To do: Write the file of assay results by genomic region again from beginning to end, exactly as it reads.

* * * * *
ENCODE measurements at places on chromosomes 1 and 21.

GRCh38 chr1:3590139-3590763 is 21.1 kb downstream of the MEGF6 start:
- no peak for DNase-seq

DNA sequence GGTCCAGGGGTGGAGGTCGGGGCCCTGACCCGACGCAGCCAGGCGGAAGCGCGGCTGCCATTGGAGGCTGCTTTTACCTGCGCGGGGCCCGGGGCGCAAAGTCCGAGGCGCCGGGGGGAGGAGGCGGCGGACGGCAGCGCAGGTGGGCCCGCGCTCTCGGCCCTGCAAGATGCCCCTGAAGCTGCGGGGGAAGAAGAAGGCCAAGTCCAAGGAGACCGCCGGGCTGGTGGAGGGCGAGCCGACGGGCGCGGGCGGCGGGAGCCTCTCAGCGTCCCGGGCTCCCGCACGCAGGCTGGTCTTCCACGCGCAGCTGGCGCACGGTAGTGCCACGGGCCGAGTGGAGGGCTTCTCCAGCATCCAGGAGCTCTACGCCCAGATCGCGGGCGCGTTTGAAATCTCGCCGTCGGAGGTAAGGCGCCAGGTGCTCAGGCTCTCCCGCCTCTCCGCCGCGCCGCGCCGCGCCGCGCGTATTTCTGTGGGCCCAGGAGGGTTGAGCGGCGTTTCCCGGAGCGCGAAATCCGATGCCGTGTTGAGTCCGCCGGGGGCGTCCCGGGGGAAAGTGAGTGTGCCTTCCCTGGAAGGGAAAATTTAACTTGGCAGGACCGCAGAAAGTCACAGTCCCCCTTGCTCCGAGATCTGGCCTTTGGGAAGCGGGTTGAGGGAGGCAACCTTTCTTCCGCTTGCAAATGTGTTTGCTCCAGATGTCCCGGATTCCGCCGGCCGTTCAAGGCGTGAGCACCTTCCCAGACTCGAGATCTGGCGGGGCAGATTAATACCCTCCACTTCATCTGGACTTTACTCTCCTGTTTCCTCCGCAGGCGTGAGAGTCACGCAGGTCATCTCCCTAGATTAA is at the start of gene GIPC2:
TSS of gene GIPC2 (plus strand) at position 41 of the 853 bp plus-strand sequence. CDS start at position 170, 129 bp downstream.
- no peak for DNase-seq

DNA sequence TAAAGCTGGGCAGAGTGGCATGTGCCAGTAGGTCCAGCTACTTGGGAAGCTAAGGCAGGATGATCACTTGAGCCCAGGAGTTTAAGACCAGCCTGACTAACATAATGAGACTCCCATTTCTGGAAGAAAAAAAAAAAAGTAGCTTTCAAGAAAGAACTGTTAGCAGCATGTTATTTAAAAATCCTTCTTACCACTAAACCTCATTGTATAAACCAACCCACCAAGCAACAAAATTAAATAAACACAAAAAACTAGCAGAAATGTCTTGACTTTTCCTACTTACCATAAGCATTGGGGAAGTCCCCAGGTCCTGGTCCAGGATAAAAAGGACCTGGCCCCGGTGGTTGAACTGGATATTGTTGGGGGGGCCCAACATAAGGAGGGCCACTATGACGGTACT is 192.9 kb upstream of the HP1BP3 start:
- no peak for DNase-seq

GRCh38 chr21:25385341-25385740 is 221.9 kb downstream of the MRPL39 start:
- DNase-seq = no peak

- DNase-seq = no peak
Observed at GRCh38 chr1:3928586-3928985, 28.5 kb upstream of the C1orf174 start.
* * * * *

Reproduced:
ENCODE measurements at places on chromosomes 1 and 21.

GRCh38 chr1:3590139-3590763 is 21.1 kb downstream of the MEGF6 start:
- no peak for DNase-seq

DNA sequence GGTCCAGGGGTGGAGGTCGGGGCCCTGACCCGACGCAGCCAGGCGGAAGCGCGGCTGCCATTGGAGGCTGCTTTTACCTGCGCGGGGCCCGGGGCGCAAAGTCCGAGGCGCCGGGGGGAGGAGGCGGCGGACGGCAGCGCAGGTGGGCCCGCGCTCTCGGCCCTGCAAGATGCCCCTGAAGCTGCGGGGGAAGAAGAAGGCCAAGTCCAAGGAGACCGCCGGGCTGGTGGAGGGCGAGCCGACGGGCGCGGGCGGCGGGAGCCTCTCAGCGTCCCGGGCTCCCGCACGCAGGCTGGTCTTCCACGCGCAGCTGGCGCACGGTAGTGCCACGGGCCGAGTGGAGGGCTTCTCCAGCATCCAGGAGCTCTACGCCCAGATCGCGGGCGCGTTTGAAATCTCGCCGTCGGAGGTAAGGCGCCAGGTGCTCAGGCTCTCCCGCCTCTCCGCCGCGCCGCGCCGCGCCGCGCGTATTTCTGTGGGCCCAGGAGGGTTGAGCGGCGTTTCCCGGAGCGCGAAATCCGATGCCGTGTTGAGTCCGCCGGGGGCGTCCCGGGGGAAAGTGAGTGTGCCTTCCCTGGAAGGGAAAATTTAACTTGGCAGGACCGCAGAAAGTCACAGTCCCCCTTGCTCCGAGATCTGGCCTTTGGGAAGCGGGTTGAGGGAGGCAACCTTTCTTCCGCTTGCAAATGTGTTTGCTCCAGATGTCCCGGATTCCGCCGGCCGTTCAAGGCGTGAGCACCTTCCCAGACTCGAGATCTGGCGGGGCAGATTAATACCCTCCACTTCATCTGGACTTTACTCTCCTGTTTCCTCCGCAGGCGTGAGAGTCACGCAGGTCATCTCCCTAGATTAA is at the start of gene GIPC2:
TSS of gene GIPC2 (plus strand) at position 41 of the 853 bp plus-strand sequence. CDS start at position 170, 129 bp downstream.
- no peak for DNase-seq

DNA sequence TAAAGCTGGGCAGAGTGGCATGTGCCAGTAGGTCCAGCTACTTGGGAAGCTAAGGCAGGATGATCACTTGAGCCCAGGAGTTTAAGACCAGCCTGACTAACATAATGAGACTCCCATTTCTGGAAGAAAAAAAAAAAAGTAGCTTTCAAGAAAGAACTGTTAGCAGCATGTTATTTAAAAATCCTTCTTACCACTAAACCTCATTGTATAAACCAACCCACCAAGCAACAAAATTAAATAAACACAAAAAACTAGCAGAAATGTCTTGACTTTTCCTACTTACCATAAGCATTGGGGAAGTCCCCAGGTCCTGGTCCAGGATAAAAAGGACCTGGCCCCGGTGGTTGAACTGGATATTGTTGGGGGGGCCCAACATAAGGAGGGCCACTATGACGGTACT is 192.9 kb upstream of the HP1BP3 start:
- no peak for DNase-seq

GRCh38 chr21:25385341-25385740 is 221.9 kb downstream of the MRPL39 start:
- DNase-seq = no peak

- DNase-seq = no peak
Observed at GRCh38 chr1:3928586-3928985, 28.5 kb upstream of the C1orf174 start.